Before this exhibition, Many spent a few months researching the process of screen printing. The process involves 3 steps starting with a printed sketch on tracing paper then transfer chemically to a screen, then finally transferred to the base material with printing pigments. Throughout his research and experimentation, Many’s focus shifted to the screen itself rather than the final print. He began drawing directly on the screen and presenting that as the final work. Throughout this experimentation Many decided to leave it incomplete, without transferring the image to another material, emphasizing originality, process and the state of transformation.
In this exhibition, two different bodies of work are displayed, including eight screen prints and three sculptures. Each medium has a way of storing information and a way we look at signs. In his series of screen printing works, Many ponders human need, connections and bonds within communities. While his sculptures form signs that function as a caution from the past, present and future. Traditionally the past is represented by three previous generations while the future is represented by the next three next generations. It is here in the present, between the past and the future that we find the artist. Like his works, he remains in the state of transformation and the issue of hierarchy of needs is unresolved.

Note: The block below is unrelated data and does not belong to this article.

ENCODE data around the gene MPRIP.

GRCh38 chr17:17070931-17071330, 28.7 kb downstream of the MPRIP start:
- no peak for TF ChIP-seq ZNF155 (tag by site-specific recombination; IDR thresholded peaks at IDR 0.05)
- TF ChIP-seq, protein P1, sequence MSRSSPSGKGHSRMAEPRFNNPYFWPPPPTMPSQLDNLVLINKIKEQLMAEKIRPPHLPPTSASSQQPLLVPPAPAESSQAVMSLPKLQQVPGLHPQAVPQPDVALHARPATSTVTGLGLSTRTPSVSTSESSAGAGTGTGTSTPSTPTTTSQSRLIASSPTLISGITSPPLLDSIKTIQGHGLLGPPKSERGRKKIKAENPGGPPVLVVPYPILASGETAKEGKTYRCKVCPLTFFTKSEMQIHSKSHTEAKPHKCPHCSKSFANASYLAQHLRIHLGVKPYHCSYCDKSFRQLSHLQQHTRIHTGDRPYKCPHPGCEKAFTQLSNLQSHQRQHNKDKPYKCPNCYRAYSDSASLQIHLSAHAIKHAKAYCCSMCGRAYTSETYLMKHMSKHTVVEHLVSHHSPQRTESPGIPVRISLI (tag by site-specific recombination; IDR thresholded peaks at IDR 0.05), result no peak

The exhibition will include a public program of a walkthrough with the artist and artist talk on Saturday 22 September 2018 at 3.00pm at Java Toul Kork. The talk is moderated by Ms. Meta Moeng, Creative Producer of Creative Generation.
Sin Many(Born in 1990, Battambang Province, Cambodia)
Many graduated with a Bachelor degree of Banking and Finance from the University of Battambang. He worked at SA SA BASSAC as an exhibition attendant. Many participated in a group of exhibition “Personnes and Espace” in 2018 at Francais du Cambodge. Currently,he lives and works in Phnom Penh, Cambodia.